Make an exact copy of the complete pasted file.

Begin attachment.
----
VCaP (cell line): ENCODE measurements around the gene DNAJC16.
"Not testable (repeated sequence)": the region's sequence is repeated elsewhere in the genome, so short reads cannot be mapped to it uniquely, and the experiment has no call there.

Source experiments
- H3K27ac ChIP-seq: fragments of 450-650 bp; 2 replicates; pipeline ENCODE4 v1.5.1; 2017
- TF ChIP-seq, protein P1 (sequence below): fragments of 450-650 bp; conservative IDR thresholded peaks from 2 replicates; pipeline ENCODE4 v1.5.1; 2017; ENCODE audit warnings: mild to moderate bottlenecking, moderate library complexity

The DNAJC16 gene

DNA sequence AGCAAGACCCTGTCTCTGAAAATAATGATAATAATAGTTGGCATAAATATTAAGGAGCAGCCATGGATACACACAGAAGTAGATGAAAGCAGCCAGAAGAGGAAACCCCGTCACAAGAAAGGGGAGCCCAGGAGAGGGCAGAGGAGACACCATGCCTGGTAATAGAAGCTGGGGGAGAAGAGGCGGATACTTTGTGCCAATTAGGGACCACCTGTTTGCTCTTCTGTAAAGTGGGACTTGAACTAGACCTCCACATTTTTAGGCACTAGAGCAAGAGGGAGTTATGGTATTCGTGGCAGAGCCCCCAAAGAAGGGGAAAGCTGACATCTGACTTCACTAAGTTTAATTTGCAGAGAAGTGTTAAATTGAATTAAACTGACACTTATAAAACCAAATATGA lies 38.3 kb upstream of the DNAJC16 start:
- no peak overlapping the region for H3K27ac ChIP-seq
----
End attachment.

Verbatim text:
VCaP (cell line): ENCODE measurements around the gene DNAJC16.
"Not testable (repeated sequence)": the region's sequence is repeated elsewhere in the genome, so short reads cannot be mapped to it uniquely, and the experiment has no call there.

Source experiments
- H3K27ac ChIP-seq: fragments of 450-650 bp; 2 replicates; pipeline ENCODE4 v1.5.1; 2017
- TF ChIP-seq, protein P1 (sequence below): fragments of 450-650 bp; conservative IDR thresholded peaks from 2 replicates; pipeline ENCODE4 v1.5.1; 2017; ENCODE audit warnings: mild to moderate bottlenecking, moderate library complexity

The DNAJC16 gene

DNA sequence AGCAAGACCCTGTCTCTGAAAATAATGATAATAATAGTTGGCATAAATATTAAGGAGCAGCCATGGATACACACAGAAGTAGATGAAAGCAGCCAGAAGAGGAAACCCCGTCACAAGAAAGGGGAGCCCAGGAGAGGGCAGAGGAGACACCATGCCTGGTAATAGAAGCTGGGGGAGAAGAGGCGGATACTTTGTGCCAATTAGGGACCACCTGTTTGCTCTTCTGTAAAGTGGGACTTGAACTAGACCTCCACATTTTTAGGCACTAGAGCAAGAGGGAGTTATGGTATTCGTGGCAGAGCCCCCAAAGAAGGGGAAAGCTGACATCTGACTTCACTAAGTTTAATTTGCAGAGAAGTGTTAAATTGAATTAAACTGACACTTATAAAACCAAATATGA lies 38.3 kb upstream of the DNAJC16 start:
- no peak overlapping the region for H3K27ac ChIP-seq